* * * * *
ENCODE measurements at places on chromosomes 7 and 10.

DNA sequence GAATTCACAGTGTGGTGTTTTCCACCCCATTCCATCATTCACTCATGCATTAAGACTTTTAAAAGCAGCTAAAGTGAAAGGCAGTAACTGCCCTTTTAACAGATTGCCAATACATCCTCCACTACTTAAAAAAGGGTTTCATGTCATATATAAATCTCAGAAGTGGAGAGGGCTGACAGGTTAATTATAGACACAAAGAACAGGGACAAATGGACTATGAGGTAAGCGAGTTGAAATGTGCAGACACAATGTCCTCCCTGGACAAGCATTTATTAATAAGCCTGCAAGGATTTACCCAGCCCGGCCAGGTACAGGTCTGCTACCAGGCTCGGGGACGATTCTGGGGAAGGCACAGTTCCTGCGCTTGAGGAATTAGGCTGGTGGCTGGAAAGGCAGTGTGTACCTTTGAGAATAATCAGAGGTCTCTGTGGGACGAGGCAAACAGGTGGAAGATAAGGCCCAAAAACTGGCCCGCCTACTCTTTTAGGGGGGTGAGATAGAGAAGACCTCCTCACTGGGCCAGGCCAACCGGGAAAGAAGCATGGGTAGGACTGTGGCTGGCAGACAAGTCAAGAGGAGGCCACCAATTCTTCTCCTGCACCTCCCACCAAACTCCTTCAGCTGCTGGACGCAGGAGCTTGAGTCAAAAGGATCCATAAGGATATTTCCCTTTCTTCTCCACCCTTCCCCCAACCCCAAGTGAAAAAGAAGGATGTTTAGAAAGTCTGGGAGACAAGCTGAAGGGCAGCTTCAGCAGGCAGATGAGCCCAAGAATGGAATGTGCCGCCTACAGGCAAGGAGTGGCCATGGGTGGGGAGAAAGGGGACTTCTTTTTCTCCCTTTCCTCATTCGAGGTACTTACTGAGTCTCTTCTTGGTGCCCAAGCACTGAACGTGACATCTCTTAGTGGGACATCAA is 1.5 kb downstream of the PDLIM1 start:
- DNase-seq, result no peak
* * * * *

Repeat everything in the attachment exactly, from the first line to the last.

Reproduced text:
ENCODE measurements at places on chromosomes 7 and 10.

DNA sequence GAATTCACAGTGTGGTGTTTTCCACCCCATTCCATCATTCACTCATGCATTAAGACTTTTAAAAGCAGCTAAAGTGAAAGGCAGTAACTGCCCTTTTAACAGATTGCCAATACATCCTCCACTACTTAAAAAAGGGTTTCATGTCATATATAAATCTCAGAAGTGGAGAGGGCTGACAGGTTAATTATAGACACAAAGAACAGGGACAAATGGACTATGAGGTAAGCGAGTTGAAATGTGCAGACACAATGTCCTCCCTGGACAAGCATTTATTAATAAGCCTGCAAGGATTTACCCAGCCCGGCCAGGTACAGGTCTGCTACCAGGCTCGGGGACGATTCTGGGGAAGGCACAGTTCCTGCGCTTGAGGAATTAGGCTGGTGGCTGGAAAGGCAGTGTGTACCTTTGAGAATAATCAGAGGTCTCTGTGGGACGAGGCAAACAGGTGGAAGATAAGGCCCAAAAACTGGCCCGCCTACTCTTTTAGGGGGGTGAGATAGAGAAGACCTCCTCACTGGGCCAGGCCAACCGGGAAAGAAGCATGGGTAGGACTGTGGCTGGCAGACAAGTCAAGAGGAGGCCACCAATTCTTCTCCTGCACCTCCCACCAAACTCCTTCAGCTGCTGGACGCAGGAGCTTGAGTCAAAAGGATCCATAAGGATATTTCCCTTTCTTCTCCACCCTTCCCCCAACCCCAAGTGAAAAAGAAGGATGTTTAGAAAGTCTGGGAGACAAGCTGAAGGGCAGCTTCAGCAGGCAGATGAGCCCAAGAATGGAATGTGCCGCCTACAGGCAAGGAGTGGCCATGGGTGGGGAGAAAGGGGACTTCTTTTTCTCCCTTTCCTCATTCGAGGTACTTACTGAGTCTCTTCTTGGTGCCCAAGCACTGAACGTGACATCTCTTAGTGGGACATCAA is 1.5 kb downstream of the PDLIM1 start:
- DNase-seq, result no peak